The quick answer
This is a solvent liquidation process that allows you to reorganise a company into two or more new companies in order to allow the trade to be split or the ownership of the shares to be split.
It is often used to split up inherited family companies (and these are often farming businesses) where each branch of a family has a different view on how to run the business.
A section 110 Scheme of Arrangement includes using a Members Voluntary Liquidation.
In more detail
A Section 110 Scheme of Arrangement is a very useful way of splitting up a company between types of trade or classes of shareholders.
It can be used to separate shareholders from each other so they only own their part of the business. Typically this can be an inherited second or third generation family farming business.
Sometimes it is used where one type of trade is low risk whilst another type is high risk. A good example of this is a company that carries out speculative property development such as house building (which is higher risk) compared to owning a portfolio of rented property which is low risk. The share holders maybe the same in both of the two new companies.
Here are some further examples:
- Example one – How to split the company into two trades
A business might have two types of trade, for example – hiring and selling cars. The business can be split into two new companies one just dealing in buying and selling cars and the other in just hiring cars. The old company is put into liquidation using a Members Voluntary Liquidation (this is a Solvent Liquidation) and the respective assets transferred to each new company.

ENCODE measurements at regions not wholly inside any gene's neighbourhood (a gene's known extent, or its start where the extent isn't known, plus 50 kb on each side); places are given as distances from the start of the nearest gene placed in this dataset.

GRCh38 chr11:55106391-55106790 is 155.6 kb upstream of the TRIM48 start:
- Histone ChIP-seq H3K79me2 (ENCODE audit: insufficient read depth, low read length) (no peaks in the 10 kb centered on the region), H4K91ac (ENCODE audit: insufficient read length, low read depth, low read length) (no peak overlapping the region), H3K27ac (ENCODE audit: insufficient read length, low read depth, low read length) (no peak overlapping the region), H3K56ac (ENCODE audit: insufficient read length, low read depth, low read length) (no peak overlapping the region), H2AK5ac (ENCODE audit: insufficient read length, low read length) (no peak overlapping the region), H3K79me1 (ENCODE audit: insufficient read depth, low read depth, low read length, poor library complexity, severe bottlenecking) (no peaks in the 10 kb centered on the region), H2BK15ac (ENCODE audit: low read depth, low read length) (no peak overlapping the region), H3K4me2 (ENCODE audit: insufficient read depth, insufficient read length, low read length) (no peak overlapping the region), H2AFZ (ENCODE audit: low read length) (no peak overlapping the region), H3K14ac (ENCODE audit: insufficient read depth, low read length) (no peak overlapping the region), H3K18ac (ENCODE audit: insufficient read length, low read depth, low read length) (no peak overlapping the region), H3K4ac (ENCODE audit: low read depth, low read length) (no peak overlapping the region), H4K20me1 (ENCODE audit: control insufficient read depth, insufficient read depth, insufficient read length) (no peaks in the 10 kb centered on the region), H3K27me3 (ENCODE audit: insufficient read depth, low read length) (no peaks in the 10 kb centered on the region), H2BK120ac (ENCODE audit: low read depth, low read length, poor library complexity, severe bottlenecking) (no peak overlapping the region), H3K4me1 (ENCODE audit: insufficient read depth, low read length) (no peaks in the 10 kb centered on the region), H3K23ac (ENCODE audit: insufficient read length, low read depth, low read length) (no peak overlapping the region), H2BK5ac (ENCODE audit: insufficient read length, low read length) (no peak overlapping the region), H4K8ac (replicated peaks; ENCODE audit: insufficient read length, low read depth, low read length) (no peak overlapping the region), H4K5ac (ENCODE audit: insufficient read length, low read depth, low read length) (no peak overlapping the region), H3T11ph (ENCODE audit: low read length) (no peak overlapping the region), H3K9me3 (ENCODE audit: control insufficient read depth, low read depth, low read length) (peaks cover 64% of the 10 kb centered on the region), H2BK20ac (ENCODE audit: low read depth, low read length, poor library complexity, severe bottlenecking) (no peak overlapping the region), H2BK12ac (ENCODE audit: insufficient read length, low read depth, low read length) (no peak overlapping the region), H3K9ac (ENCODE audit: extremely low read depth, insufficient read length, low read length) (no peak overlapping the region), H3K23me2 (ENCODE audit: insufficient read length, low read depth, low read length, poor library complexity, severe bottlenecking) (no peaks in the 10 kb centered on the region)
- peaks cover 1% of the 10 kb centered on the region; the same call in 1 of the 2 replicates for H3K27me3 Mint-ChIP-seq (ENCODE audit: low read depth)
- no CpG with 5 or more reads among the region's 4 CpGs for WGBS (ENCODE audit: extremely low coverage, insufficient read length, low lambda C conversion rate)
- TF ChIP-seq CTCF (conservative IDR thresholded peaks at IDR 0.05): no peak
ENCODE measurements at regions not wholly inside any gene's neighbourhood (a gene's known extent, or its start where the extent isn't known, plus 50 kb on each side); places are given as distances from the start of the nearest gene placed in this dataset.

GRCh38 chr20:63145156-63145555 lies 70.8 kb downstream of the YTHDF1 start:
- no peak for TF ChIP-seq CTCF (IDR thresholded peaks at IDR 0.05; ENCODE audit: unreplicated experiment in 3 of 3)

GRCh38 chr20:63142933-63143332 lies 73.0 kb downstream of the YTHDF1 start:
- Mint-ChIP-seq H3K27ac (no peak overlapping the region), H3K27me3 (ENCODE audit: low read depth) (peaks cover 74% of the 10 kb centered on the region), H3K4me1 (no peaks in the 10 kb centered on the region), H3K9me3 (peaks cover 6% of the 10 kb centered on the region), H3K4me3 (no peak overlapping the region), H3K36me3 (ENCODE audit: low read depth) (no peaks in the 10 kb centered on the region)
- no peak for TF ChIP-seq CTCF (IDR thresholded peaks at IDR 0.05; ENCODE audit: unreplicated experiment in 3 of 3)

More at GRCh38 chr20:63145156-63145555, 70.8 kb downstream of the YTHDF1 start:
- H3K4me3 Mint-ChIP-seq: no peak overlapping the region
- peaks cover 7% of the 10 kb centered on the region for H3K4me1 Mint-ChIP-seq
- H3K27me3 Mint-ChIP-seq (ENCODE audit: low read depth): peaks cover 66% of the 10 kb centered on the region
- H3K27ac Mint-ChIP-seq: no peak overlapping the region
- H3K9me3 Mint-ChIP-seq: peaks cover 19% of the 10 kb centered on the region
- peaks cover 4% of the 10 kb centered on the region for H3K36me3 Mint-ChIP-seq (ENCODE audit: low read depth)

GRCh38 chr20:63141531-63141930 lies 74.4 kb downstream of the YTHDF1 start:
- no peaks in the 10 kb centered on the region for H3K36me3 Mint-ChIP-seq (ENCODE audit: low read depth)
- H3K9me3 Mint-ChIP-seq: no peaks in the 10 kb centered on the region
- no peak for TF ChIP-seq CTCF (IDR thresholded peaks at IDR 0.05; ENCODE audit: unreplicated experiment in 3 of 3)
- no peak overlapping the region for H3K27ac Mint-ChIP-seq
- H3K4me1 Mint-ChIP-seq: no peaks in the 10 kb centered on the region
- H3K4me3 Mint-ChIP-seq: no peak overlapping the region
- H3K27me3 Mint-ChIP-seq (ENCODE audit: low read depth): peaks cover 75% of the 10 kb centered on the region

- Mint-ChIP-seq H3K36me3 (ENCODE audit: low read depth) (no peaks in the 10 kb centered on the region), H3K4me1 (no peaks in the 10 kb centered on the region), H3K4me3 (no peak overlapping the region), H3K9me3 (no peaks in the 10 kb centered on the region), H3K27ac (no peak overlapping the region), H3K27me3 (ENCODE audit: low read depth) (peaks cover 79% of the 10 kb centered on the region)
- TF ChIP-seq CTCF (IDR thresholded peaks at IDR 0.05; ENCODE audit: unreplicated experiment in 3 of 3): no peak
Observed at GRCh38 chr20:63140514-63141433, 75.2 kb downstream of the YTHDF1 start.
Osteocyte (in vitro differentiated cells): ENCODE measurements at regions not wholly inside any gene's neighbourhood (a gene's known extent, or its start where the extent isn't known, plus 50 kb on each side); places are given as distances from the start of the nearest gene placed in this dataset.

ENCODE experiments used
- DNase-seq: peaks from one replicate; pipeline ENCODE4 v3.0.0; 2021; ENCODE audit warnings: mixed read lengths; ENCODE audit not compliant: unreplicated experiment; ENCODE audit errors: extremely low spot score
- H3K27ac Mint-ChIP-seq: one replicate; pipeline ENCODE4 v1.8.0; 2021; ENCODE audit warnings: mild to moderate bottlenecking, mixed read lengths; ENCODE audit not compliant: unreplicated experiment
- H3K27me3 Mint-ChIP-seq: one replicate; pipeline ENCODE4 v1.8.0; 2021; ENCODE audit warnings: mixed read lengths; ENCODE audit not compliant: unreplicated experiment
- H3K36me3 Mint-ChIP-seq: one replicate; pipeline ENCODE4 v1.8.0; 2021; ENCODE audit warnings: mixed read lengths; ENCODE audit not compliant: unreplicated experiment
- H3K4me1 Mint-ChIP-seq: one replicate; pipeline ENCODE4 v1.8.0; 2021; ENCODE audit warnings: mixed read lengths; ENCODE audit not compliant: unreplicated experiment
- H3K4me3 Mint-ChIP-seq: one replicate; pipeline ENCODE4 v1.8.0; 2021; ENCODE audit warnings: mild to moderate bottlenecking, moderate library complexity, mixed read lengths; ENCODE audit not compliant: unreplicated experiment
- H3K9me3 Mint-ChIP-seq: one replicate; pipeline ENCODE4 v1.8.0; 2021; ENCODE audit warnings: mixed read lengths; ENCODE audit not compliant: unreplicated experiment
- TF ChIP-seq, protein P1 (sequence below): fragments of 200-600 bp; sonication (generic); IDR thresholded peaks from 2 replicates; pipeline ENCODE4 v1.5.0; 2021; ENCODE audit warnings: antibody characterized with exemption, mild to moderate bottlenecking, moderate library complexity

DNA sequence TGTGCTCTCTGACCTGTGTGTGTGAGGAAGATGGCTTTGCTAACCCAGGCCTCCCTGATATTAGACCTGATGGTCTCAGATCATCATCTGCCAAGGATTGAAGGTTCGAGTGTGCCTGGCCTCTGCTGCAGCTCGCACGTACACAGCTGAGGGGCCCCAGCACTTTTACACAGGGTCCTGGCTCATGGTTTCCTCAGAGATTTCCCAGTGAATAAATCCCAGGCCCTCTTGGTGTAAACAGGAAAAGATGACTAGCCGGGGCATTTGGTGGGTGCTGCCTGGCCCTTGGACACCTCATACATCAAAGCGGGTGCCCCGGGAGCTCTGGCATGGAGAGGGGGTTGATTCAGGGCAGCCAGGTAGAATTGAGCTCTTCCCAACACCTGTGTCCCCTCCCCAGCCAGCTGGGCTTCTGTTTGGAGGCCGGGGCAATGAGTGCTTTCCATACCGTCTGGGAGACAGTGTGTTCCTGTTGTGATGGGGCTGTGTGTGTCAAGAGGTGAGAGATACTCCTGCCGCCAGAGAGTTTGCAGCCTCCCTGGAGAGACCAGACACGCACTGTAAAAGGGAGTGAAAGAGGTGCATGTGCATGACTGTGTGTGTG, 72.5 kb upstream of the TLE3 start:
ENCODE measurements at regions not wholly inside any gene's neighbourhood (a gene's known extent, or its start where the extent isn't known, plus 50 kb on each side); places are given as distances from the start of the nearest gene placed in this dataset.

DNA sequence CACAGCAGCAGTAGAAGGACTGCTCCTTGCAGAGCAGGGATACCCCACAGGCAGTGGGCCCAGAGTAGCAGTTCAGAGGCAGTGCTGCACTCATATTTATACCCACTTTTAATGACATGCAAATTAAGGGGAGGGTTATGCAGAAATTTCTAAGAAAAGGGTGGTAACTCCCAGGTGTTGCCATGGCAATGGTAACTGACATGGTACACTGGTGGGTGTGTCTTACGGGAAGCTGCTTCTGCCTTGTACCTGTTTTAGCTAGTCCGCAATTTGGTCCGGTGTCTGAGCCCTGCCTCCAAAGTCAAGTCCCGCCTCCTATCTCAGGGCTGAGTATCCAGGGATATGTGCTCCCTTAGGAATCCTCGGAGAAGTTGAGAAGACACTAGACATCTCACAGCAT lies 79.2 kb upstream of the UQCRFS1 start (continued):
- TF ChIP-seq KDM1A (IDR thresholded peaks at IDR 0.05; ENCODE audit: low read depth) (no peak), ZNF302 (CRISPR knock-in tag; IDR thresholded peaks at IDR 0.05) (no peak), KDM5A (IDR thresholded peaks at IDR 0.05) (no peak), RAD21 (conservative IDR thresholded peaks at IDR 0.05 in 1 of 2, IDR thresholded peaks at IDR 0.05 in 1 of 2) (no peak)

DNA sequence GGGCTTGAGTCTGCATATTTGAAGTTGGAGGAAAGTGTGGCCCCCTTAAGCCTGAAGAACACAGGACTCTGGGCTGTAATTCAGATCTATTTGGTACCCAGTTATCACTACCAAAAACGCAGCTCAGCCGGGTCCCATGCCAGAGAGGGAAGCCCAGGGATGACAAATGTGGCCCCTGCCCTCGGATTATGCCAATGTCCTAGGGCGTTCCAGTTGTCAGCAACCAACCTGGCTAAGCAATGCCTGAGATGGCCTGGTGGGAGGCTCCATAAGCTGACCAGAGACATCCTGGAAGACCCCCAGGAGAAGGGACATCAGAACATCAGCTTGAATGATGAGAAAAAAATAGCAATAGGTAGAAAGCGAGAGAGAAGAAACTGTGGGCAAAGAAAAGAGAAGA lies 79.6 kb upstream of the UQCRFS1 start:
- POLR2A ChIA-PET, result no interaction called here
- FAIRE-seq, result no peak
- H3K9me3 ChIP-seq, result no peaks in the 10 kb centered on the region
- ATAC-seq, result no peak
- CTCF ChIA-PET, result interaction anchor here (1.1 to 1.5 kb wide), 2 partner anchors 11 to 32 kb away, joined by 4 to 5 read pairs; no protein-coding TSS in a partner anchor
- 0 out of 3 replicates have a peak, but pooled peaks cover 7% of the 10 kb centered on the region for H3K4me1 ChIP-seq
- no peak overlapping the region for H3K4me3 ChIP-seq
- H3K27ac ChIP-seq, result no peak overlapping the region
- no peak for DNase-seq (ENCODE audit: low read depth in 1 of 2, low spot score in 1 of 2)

There are various tax conditions to comply with, but essentially as long as the shareholders stay the same overall this can be treated as a no gain/loss transfer for tax purposes – so no tax.
- Example two – Shareholders wanting to go their own way
Two families own a company and decide they can no longer work with each other. They can decide to liquidate the company using a Members Voluntary Liquidation and split the business into two with each family owning one new company outright. The old company is dissolved after the asset transfer and the two new companies are separate legal entities.
This can be done without paying any capital gains tax, income tax or corporation tax on the disposal of shares.
We also have a well used system that avoids any Stamp Duty or SDLT on shares and property in a section 110 Scheme of Arrangement.